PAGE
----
In fact, one is led to wonder what the term “age” may signify in everyday geologic usage. It might seem clear what is meant, for example, by the age of a basaltic lava flow: the time of deposition or solidification. But what is the age of a meta-basalt? Does it refer to the point on the prograde path when its mineralogy and texture would define it as “metamorphic”, and no longer igneous? The pressure peak? The maximum temperature? The point on the retrograde path where mineralogy and chemistry no longer change measurably? And by what methods can that singular metamorphic age be measured? Actually, defining “an” age of a volcanic rock presents its own problems. How do we choose among the ages of initial melting, magma movement or rejuvenation, crystallization of antecrysts and duration of residence in a magma chamber, eruption, or solidification? And what does an age mean for a clastic rock, where each grain may have a slightly different parent, and materials may be reworked. The concept of “an age” really makes sense only within a defined petrogenetic context.

This recognition leads us to a practical definition: Petrochronology is the branch of Earth science that is based on the study of rock samples and that links time (i.e., ages or duration) with specific rock-forming processes and their physical conditions. Petrochronology is founded in petrology and geochemistry, which define a petrogenetic context or delimit a specific process, to which chronometric data are then linked.

From Chapter 1.

Martin Engi and Pierre Lanari, Institute of Geological Sciences, University of Bern, Bern, Switzerland
Matthew J. Kohn, Department of Geosciences, Boise State University, Boise, Idaho, U.S.A.

March 2017

Contents of Volume 83: Petrochronology: Methods and Applications

Title Page
p. i

Errata for the print version of the Title Page as a pdf (Download (99 KB))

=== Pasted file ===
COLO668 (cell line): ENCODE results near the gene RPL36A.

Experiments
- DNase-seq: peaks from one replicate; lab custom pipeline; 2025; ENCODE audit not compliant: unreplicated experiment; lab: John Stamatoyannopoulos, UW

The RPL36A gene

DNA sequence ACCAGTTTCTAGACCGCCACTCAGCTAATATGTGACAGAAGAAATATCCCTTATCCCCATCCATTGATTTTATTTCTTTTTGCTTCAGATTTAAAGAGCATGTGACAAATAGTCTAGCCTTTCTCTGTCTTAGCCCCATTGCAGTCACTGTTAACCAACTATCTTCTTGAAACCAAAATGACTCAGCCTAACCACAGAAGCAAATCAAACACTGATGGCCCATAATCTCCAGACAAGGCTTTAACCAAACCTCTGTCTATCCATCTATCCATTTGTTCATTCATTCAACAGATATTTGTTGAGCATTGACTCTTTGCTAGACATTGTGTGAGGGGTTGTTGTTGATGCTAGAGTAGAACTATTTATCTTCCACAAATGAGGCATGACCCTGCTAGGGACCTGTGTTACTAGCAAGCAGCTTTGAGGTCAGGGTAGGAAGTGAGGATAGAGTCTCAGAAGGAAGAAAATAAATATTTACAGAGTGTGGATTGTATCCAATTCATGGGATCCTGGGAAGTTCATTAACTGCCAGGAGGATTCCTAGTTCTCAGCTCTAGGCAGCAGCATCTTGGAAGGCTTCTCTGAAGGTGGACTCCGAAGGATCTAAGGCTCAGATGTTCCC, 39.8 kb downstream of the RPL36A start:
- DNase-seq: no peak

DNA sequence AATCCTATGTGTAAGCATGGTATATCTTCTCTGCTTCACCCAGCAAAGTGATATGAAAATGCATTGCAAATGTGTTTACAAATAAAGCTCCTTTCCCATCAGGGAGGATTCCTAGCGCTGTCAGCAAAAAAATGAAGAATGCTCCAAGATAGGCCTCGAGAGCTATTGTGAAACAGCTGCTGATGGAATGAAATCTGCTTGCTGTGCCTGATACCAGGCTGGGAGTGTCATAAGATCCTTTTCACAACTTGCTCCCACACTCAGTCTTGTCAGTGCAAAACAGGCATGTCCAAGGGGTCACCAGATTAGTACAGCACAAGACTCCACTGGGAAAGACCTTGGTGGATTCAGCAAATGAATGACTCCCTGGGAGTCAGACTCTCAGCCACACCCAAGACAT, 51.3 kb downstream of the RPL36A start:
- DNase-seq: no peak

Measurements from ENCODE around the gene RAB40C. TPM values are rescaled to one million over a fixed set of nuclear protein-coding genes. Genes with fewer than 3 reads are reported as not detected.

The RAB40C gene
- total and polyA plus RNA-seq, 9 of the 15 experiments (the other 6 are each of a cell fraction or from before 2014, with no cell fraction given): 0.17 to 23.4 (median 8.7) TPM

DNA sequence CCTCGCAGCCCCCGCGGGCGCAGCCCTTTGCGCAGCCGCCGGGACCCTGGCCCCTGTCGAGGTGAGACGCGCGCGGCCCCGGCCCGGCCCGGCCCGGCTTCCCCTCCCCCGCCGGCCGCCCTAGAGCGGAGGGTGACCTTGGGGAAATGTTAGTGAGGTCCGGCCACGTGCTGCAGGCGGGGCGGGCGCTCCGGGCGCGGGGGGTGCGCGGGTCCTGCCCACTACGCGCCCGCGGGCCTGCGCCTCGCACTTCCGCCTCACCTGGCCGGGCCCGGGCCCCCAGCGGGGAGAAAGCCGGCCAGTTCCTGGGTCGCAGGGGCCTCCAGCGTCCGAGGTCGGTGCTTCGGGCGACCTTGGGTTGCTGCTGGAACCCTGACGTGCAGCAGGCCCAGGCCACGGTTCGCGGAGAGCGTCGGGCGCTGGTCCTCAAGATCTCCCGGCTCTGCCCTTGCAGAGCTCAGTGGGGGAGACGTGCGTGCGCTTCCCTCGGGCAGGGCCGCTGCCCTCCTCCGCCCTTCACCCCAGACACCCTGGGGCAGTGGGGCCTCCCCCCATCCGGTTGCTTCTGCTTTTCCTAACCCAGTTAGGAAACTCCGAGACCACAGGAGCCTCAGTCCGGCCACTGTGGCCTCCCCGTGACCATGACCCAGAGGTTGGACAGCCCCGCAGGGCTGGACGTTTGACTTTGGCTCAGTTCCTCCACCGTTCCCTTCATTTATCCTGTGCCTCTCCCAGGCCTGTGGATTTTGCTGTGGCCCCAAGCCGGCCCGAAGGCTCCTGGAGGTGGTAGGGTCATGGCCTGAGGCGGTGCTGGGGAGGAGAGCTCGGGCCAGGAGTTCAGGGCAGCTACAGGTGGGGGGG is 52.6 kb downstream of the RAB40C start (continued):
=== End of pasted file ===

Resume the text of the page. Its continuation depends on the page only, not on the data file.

p. ii

p. iii

p. iv

Table of Contents
p. v-xiv

Chapter 1. Significant ages—An introduction to petrochronology
by Martin Engi, Pierre Lanari, Matthew J. Kohn, p. 1-12.

Chapter 2. Phase relations, reaction sequences and petrochronology
by Chris Yakymchuk, Chris Clark, Richard W. White, p. 13-54.

Chapter 3. Local bulk composition effects on metamorphic mineral assemblages
by Pierre Lanari and Martin Engi, p. 55-102.

Errata for the print version of Chapter 3 as a pdf (Download (99 KB))

Chapter 4. Diffusion: Obstacles and opportunities in petrochronology
by Matthew J. Kohn and Sarah c. Penniston–Dorland, p. 103-152.

Chapter 5. Electron microprobe petrochronology
by Michael L. Williams, Michael J. Jercinovic, Kevin H. Mahan, and Gregory Dumond, p. 153-182.

Chapter 6. Petrochronology by laser–ablation inductively coupled plasma mass spectrometry
by Andrew R. C. Kylander–Clark, p. 183-198.

Chapter 7. Secondary ionization mass spectrometry analysis in petrochronology
by Axel K. Schmitt and Jorge A. Vazquez, p. 199-230.

Chapter 8. Petrochronology and TIMS
by Blair Schoene and Ethan F. Baxter, p. 231-260.

Chapter 9. Zircon: The metamorphic mineral
by Daniela Rubatto, p. 261-296.

Chapter 10. Petrochronology of zircon and baddeleyite in igneous rocks: Reconstructing magmatic processes at high temporal resolution
by Urs Schaltegger and Jishua H. F. L. Davies, p. 297-328.

Chapter 11. Hadean zircon petrochronology
by T. Mark Harrison, Elizabeth A. Bell, and Patrick Boehnke, p. 329-364.

Chapter 12. Petrochronology based on REE–minerals: monazite, allanite, xenotime, apatite
by Martin Engi, p. 365-418.

Errata for the print version of Chapter 12 as a pdf (Download (99 KB))

Chapter 13. Titanite petrochronology
by Matthew J. Kohn, p. 419-442.

Chapter 14. Petrology and geochronology of rutile
by Thomas Zack and Ellen Kooijman, p. 443-468.

Chapter 15. Garnet: A rock-forminf mineral petrochronometer
by E. F. Baxter, M. J. Caddick, p. 469-534.

Chapter 16. Chronometry and speedometry of magmatic processes using chemical diffusion in olivine, plagioclase and pyroxenes
by Ralf Dohmen, Kathrin Faak, and Jon D. Blundy, p. 535-575.

Errata for the print version of Chapter 16 as a pdf (Download (99 KB))